The present analysis showed no association between dietary intake of iron, heme iron, iron from meat sources, or non-heme iron and risk of cancer of the colon, rectum, or proximal or distal colon. Red meat intake was associated with increased risk of cancer of the rectum, with evidence of a dose–response relationship. Previous studies are suggestive of an association of red meat intake with colorectal cancer, but the evidence is weak and inconsistent (Potter, 1999
). While potentially reflecting a real association, it is also possible that the result for rectal cancer is a chance finding due to the large number of comparisons. We found no association of any of iron- or meat-related variables with colorectal cancer in women who consumed any amount of alcohol or who consumed 20+
, or in users of HRT.
Three previous studies that have assessed the association between heme iron intake and colon or colorectal cancer have yielded mixed results. In the Iowa Women's Health Cohort, Lee et al (2004)
reported a positive association of heme iron with proximal, but not distal, colon cancer, but only when zinc intake was included in the model. The association was stronger in women who consumed alcohol and strongest in women consuming 10+
of alcohol. Using data from the Swedish Mammography Cohort, Larsson et al (2005)
noted a statistically significant positive association between heme iron intake and colon cancer (principally distal colon cancer) in women who drank 20+
, but not in women drinking <20
. Finally, in an analysis of the Netherlands Cohort Study, Balder et al (2006)
found a positive association between heme iron intake and colon cancer risk in men, but not in women, when cases diagnosed in the first 2 years of follow-up were excluded, but they did not observe an association with rectal cancer. The authors noted an increasing trend in risk of colon cancer in men only with increasing levels of the heme/chlorophyll ratio. They also reported finding a ‘suggestion of an association' of heme iron with colon and rectal cancer in women who drank >5
of alcohol. The studies by Lee et al
and Larsson et al
used a fixed proportion of heme iron (40%) from all types of meat, whereas Balder et al
used differing proportions for different types of meat. We found no association using either method for calculation of heme iron.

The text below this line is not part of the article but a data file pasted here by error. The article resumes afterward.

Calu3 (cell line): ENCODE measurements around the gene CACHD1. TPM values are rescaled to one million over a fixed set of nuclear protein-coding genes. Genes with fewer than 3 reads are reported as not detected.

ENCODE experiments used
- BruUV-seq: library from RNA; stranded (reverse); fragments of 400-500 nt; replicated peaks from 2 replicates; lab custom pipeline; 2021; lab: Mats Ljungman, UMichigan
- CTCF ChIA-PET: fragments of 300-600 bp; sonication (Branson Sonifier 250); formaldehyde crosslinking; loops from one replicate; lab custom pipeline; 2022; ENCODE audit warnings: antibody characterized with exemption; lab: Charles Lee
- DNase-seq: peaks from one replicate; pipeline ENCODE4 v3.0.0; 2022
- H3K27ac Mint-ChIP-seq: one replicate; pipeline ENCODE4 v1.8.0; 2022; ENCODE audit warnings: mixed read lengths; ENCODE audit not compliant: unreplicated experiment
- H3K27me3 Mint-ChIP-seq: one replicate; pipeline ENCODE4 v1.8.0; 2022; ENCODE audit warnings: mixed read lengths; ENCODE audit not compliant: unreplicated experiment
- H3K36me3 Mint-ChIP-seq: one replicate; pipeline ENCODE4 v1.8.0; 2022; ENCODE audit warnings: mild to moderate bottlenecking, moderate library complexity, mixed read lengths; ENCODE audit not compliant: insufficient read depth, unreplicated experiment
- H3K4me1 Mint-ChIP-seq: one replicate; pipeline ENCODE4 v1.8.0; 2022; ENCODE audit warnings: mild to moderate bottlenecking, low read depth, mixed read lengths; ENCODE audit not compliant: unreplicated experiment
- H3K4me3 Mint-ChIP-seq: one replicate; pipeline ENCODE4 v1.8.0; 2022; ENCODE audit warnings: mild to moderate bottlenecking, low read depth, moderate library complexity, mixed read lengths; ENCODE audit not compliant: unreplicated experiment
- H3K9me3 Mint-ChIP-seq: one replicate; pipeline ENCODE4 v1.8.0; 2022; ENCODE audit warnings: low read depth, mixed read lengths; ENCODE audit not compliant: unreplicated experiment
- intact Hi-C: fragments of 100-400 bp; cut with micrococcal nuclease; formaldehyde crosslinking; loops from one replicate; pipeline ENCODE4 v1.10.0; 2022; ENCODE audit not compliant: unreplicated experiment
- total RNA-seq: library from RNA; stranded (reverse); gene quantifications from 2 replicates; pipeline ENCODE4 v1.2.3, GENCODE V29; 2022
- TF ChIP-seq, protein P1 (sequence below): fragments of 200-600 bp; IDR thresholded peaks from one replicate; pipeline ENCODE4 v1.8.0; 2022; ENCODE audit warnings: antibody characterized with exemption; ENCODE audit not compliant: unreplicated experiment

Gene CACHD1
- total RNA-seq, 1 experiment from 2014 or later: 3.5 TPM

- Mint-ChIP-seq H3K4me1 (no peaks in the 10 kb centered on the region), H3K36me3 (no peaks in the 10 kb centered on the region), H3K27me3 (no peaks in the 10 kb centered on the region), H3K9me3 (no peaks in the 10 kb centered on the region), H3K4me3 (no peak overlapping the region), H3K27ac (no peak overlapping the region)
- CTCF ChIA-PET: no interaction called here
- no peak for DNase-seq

Several other studies have examined intake of iron, either from the diet alone or from both diet and supplements, and markers of body iron stores in relation to colorectal cancer risk. In a Finnish cohort study, Knekt et al (1994)
reported that participants with transferrin saturation levels of greater than 60% had a relative risk for colorectal cancer of 3.04 (95% CI: 1.64–5.62). In an analysis of data from the National Health and Nutrition Examination Survey I and the National Health Evaluation Follow-up Study (Wurzelmann et al, 1996
), participants in the highest quartile of dietary iron intake were at increased risk for colon, but not rectal, cancer: relative risk for males and females combined 3.35 (95% CI: 1.74–6.46). In the same study, elevated serum iron was associated with increased risk of distal colon cancer in women only (relative risk, 2.74; 95% CI: 0.82–9.20) and rectal cancer (relative risk, 7.31; 95% CI: 1.13–47.2), whereas transferrin saturation levels and total iron binding capacity (TIBC) were not associated with colorectal cancer. In a nested case–control study carried out within a cohort of New York women (Kato et al, 1999
), no overall associations were seen for levels of serum iron, ferritin, TIBC, transferrin saturation, or for iron intake (diet+supplements) with colorectal cancer. However, there was a significant trend over increasing quartiles of iron intake for cancer of the proximal colon (odds ratio for extreme quartiles 3.29; 95% CI: 0.7–14.6; P
Our study has a number of strengths. The large sample size made it possible to examine subsites within the colorectum. Follow-up of the population is virtually complete. We used two different approaches to estimating heme iron intake, with similar results, and we considered a variety of potential confounding variables as well as possible effect modification due to alcohol consumption and hormone replacement use. However, a number of limitations should also be pointed out. No information was available for iron derived from nutritional supplements, which, in a cohort study from New York (Kato et al, 1999
), accounted for 38% of total iron intake. Additionally, zinc intake, which in two studies (Lee et al, 2004
; Larsson et al, 2005
) was inversely associated with risk of colon cancer, was not estimated from the original dietary database used in this study. Furthermore, only baseline questionnaire information was available, so that it is possible that intake of nutrients, including iron, changed over the long follow-up period, leading to non-differential misclassification of exposure.
In summary, in this large prospective cohort study, we found no suggestion of an association of iron or heme iron intake assessed at baseline with risk of subsequent colorectal cancer or with risk of cancer at subsites within the colorectum. Furthermore, there was no evidence of effect modification by alcohol consumption or hormone replacement use. To determine whether iron intake contributes to the development of colorectal cancer, future studies should improve on the assessment of iron intake by using repeat measurements and obtaining information on use of iron-containing supplements.